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Should You Be Able to Pay Less for Subbing out An Ingredient?

n
NicoleFriedman Jun 27, 2009 11:12 PM

I was waiting on line at a local Halal chicken and rice take-out cart in Forest Hills, Queens yesterday. The cart charges $6 for a full meal of chicken and rice plus a free soda, snapple or water. Granted, last year the price used to be $5 (though without the "free" drink). While at times I do feel cheated as I do not take a drink and yet am paying more, I figure that it is more than fair as everyone has had to raise their prices...I've never thought to ask to pay less because I do not usually take a drink.
Anyhow, a woman in front of me on the line did just that... she said that as she did not want a drink, if she could pay less. I actually did not hear what the cart owner told her but it left me feeling uneasy.

How do you feel about this?

  1. JK Grence the Cosmic Jester Jun 28, 2009 02:17 AM

    Ask the cart owner. The way the woman in front of you asked showed little tact in asking, and in so doing sounded cheap. The way to ask is "How much would it be for chicken and rice without the drink?" You may find it's five bucks again. If it isn't, get it with the drink and save the bottle of water for later.

    4 Replies
    1. re: JK Grence the Cosmic Jester
      f
      fourunder Jun 28, 2009 03:55 AM

      Sound advice JK.....this is an old topic that turns up occasionally to see which side of the fence you sit on.....quite frankly, I don't see any position other than the owner has a right to charge whatever he/she wishes and it's up to the customer to say yeah or nay. When a beverage is offered for free, it's an incentive for you to purchase and not an item for negotiating a lesser price. sort of like a 2 for 1 sale requirement. Asking outright for a discounted price on the belief you are getting less is not realistic or practical. Depending on the owner, he may grant you a reduction in price, but I am talking a pricing policy. Prices are set on what is believed to be a fair and competitive price for their products and services. Owners do this with an expectation of (X) amount of sales for the amount of inventory they have that day, to bring in an (X) amount of gross sales to cover their expenses. Nipping at these totals is selfish and rude for these hard working people and something I would never consider myself......especially, considering in this instance we are talking about less than a buck. The same is true whether it is a cart business or a fixed restaurant.

      For the record, if your sincere interest is to query how much certain items are, assuming you have not seen a printed price on a menu, I would consider that different. In the example give by the OP, clearly the soda is included in the incentive *special*.

      1. re: fourunder
        babette feasts Jun 28, 2009 11:34 AM

        It is only an incentive to buy if you actually want both items in the package.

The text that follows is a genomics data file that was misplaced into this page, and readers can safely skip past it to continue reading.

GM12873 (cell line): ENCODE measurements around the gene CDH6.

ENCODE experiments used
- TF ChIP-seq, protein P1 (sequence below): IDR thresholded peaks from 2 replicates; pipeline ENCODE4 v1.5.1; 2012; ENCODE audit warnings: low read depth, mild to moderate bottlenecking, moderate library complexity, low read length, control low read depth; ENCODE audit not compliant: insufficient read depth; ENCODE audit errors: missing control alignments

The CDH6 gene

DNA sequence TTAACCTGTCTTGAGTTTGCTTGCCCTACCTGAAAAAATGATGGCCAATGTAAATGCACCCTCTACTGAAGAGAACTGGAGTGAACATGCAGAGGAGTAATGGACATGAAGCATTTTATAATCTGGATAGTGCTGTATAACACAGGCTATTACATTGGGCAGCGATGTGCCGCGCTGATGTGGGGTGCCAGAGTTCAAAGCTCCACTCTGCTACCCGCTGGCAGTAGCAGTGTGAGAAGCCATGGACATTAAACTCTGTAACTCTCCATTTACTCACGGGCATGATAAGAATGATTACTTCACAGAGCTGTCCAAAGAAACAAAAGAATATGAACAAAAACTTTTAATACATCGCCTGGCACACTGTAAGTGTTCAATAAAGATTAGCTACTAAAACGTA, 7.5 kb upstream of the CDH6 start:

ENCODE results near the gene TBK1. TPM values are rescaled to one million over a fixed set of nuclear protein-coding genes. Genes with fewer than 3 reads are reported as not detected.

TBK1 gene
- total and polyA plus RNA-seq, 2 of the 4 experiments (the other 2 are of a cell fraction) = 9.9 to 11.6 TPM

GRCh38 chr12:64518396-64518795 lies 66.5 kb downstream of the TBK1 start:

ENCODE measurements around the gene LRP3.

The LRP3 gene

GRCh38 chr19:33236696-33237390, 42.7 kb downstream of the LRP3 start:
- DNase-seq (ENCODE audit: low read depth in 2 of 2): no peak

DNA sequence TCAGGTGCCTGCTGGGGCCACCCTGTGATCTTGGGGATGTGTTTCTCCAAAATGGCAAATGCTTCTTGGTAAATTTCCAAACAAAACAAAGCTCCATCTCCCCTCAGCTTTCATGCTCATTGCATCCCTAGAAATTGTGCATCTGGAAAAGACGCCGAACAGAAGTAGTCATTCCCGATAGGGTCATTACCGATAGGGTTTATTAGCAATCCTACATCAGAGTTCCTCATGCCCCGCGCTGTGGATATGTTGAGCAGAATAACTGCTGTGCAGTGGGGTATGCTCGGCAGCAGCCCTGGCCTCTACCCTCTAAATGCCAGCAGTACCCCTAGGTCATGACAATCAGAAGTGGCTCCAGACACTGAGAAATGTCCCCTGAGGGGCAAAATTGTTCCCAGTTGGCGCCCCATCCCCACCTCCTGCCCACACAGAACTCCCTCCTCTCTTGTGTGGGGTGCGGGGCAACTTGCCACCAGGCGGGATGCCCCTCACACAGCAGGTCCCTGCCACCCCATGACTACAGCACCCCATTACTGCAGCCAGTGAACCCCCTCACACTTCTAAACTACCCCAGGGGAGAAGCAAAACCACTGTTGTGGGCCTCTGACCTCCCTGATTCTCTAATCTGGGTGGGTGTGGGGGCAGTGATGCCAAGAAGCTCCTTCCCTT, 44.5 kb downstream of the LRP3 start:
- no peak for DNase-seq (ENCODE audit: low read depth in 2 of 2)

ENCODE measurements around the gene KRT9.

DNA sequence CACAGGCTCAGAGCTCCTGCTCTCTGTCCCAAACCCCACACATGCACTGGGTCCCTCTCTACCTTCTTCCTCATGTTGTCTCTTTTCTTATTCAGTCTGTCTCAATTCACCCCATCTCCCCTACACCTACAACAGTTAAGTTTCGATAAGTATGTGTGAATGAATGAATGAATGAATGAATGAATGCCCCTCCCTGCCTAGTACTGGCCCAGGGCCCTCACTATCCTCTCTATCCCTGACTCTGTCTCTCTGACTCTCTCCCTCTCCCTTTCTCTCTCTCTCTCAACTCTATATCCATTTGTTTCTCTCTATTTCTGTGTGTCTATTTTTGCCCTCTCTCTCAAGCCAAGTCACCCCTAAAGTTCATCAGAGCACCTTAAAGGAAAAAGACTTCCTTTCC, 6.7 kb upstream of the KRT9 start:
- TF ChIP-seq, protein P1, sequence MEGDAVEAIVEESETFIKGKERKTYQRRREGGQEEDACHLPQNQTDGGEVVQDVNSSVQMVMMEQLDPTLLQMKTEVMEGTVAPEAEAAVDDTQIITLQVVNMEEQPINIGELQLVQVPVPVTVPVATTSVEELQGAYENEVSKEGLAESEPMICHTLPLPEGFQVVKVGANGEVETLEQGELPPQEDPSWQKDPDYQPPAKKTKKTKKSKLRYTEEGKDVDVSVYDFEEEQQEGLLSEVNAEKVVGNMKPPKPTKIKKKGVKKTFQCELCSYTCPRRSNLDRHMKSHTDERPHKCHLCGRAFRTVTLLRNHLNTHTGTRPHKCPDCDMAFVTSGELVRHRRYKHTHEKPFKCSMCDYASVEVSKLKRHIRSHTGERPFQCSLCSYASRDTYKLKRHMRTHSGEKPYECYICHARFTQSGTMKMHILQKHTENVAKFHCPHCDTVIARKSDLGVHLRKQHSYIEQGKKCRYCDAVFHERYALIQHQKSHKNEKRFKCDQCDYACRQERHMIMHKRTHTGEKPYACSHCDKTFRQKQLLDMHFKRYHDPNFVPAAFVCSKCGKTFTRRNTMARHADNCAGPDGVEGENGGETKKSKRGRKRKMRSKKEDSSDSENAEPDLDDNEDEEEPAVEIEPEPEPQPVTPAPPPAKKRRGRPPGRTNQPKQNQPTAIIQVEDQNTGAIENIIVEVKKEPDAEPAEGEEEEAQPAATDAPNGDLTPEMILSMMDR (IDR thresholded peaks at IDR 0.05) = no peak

JK's way to ask does sound good. I don't know if you can expect to get the full retail cost of the drink off, maybe a dollar, maybe 50 cents.

        1. re: babette feasts
          f
          fourunder Jun 29, 2009 05:54 AM

          bf,

          Are we talking about the chicken, rice or beverage?

          Yes, the OP is referring to the beverage, but your reply opens the door for another question....what if I don't want the rice...white meat only and etc.

          with regards to whether it's an incentive or not to include the beverage...it is arguable, but if you want the chicken and rice, are you really going to decline to purchase the meal deal because it includes a bottle of water? You can refuse it....it's still six bucks. If you don't want the beverage and have a problem with the policy and do not believe it is an incentive, but rather price gouging to get you to purchase something you do not want.....you can pass.

          When you go to a diner for eggs after 11:00AM, let's say the eggs are $4.99 on a printed menu(a la carte) ...two eggs any style with home fries and toast. Now let's say you go between the hours of 6:00-11:00 AM and there's a breakfast specials menu which includes the same above, but also includes a small glass of juice and coffee or tea for 2.99. Do you really believe you should be able to have the egg breakfast for less than 2.99 if the patron declines the juice or coffee....or should the patron be charged 4.99? The deal is the deal, take or or leave it.

          1. re: fourunder
            babette feasts Jun 29, 2009 11:28 AM

            I was talking about the beverage. I very rarely drink sodas.

            I see what you are saying, but your breakfast specials analogy doesn't work for me. In that case, the special is specially priced for the time of day. It doesn't sound like the OP's vendor is only including the soda at certain times of the day.